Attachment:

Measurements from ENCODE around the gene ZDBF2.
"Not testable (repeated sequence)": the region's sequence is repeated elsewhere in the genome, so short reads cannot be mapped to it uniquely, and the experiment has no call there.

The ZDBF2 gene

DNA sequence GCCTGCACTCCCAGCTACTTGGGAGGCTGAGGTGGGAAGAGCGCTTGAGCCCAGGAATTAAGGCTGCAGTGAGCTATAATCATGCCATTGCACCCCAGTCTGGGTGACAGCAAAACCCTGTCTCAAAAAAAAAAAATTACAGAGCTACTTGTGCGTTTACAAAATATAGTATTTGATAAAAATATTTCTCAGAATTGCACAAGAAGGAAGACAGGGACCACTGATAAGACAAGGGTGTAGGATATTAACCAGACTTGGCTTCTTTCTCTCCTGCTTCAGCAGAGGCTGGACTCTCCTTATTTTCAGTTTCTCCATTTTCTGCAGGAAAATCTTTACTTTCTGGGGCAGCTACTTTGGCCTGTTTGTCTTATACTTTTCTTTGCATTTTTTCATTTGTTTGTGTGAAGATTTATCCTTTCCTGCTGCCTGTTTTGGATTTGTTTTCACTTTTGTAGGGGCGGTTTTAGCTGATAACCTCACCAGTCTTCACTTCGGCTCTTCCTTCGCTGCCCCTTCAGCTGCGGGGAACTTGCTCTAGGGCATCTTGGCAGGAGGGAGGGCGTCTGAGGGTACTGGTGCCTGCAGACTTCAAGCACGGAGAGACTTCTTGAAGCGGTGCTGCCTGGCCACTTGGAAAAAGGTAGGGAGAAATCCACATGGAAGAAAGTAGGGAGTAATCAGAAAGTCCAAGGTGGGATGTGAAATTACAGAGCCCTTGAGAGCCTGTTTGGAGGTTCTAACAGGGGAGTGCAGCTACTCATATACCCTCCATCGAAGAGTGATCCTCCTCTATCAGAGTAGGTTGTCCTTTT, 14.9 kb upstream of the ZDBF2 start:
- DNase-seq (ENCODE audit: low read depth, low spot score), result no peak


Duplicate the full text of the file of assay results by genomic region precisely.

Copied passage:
Measurements from ENCODE around the gene ZDBF2.
"Not testable (repeated sequence)": the region's sequence is repeated elsewhere in the genome, so short reads cannot be mapped to it uniquely, and the experiment has no call there.

The ZDBF2 gene

DNA sequence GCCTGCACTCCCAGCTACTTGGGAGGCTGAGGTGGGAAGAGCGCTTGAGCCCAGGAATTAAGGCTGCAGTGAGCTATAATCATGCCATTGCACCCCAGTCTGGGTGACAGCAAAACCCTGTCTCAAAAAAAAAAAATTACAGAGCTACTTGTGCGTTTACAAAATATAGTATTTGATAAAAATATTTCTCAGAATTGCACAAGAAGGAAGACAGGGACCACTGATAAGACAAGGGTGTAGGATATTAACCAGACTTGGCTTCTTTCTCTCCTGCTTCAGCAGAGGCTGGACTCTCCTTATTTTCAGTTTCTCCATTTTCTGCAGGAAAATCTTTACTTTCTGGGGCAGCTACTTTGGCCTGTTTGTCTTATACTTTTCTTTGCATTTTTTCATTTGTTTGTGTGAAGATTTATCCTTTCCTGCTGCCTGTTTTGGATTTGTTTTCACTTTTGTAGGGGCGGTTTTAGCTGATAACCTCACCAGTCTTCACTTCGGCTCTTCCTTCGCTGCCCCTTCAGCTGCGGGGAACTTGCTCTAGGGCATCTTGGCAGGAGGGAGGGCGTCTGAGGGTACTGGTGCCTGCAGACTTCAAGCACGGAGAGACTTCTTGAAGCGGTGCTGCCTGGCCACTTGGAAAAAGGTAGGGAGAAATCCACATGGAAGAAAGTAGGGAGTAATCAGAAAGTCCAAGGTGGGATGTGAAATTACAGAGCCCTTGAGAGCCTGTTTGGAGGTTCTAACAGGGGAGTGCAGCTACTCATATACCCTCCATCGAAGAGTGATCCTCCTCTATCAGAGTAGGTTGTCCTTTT, 14.9 kb upstream of the ZDBF2 start:
- DNase-seq (ENCODE audit: low read depth, low spot score), result no peak